Stichill Linn is at the site of a former mill on the Eden Water, in the grounds of the Newton Don estate. During the winter of 2020/21 the estate put a big effort into making the riverside, woodlands and the linn accessible after many years of neglect which had made it hard to reach and at time impossible to photograph without obstructions. Though you need to know which minor road (from Ednam) to park on and then where to find the start of the signposted footpaths, once you are on the trail it is an easy walk with occasional boggy spots where small streams cross the path. Wellies are advised, and also help if you plan to cross the river and find positions for a tripod. It will be lovely in autumn as the woodlands are mostly deciduous. This usually means the last week in October and first in November. This spot is good for taking your dog as there’s no livestock to encounter and it is very safe to be off the lead.
My next one is Roughting Linn, 20 miles away over the border in England. It can be reached from the village of Ford, or from the A1 side via Lowick. Although the farm estate the woodlands and linn are located on allows access, the paths alongside the stream are not maintained in the same way as Stichill. It’s best to wear shoes or boots suitable for moor or mountain and be prepared to use a stick (or a tripod) to deal with slippery or sloping sections often close to sharp drops into the burn. Wellies are essential to get to the classic position for photography. Sadly some of the moss on the boulders has sheared away and as normal some woodland debris has landed. It’s tempting to go in with help and remove the tree limb which is new feature. The area round the waterfall has some fascinating rock faces, caves, twisted trees and countless interplays of stones, water and light. When I took this in mid-May 2021 the woods were also full of bluebells. There is no phone signal here, there are few visitors and after negotiating a steep scramble back to the path I realise you should really do this in company, not alone. Again, this location does not involve crossing farmland so dogs are OK but the stream at certain points would not be a good invitation.
My final one here is Hethpool Linn, near the farm of Hethpool which is south of the Yetholm to Wooler road, on the College Valley road closed to vehicles except by permit (limited numbers). It’s national park, and also just off St Cuthbert’s Way. There is a car park at the end of the public vehicle access. Beyond it you can walk miles up the College Valley, or turn back a bit and go right down a track leading from the big farm as if following the well-known walking route. Looking at a map you might think the linn could be reached from the east side of the College Burn, but that’s a mistake. Before you reach the crossing, a permissive footpath without signs to the waterfalls crosses farm fields, over a stile on the left of the track. This takes you between the farm woodland plantation, and the wooded banks of the river. A couple of stiles or gates later the sound of the water can be heard and small paths through scrub take you to the edge of the ravine. At some points you can climb down and where the path crosses a wooden footbridge the flow is shallow.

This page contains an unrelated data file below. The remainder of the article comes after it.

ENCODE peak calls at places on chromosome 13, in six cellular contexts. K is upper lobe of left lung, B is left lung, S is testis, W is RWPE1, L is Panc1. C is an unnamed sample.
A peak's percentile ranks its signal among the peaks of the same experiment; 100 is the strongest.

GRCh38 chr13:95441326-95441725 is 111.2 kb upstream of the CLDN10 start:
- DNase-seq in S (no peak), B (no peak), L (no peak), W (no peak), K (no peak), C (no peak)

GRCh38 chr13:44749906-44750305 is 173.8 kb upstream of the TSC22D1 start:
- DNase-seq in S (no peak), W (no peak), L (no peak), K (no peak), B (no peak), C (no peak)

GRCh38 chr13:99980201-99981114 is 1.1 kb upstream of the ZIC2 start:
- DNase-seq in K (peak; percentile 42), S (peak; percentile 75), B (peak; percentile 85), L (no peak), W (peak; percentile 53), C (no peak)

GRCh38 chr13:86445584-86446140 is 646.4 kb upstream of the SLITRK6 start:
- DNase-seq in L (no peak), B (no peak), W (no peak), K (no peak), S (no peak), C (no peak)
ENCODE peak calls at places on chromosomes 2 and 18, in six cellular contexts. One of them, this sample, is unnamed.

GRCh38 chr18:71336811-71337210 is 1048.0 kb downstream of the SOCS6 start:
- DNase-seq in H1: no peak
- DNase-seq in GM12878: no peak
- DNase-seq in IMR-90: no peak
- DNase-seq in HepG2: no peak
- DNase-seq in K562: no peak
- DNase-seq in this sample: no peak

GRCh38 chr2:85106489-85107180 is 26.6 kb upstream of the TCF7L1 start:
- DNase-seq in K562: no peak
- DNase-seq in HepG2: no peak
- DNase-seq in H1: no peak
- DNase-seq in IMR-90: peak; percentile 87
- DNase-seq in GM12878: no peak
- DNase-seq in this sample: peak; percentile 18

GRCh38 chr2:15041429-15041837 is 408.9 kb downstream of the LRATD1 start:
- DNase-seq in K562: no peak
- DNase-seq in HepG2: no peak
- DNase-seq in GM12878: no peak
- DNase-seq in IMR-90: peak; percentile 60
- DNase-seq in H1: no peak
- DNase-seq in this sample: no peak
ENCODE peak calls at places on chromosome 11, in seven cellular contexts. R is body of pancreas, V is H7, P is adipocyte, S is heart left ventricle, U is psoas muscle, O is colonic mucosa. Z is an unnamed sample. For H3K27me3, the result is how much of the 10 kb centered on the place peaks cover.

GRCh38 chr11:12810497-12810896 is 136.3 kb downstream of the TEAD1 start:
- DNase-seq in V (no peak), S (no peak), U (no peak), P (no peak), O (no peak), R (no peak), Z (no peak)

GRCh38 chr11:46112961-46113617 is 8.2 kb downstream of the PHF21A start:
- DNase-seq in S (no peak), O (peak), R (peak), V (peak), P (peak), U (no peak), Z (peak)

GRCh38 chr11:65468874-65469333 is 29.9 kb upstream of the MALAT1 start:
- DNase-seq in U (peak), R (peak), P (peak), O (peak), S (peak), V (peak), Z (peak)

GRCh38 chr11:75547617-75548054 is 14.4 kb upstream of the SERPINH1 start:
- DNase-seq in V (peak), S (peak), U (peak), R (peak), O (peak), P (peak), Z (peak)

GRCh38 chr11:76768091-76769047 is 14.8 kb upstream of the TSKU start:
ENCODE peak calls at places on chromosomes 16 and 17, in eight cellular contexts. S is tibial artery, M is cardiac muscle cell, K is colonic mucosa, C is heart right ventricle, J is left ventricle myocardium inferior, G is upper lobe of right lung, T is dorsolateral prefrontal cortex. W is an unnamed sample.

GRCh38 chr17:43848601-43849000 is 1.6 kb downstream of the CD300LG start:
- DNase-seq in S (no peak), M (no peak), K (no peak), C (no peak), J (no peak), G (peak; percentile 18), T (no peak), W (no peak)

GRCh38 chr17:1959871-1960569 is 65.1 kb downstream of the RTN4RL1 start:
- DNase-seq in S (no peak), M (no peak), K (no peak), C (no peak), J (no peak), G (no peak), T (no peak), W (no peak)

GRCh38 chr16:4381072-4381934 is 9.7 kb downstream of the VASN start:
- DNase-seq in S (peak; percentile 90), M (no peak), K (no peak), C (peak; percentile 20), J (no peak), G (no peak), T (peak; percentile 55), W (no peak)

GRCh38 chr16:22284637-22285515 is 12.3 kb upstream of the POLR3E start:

However, below the bridge the river enters a narrow deep mini-gorge, the linn itself. You take a footpath to the left after crossing the bridge and soon enough encounter the more dramatic stretch. The path then drops down, an easy enough scramble to a calm shallow pool of clear water with a pebble beach. The fast-flowing gorge above is not a tripod time exposure – it’s me clinging on to rocks right over the water, holding camera in contact with contours of the stone able to give it a stable support. Again, there is no phone signal and I realised it wasn’t that clever for an old bloke to be balancing (with £4k of camera and lens!) over a deep fast-flowing turbulent plunge a couple of metres below. I had left my camera bag and tripod (useless on the ledge) near the path high above and lowered myself down the rocks to the viewpoint I wanted. It’s something which people clearly do but safer in company.
As for the pool just round the bend after the narrow gorge ends, it’s not all that photogenic but you could bring your own naiad along. Maybe with a wetsuit… this water looks inviting and in the heat of summer it would be fine, but it’s a cold mountain stream nevertheless. Hethpool is very definitely farm land, and lambs were everywhere on the walk so taking a dog to enjoy this very dog-friendly pool would require care and control.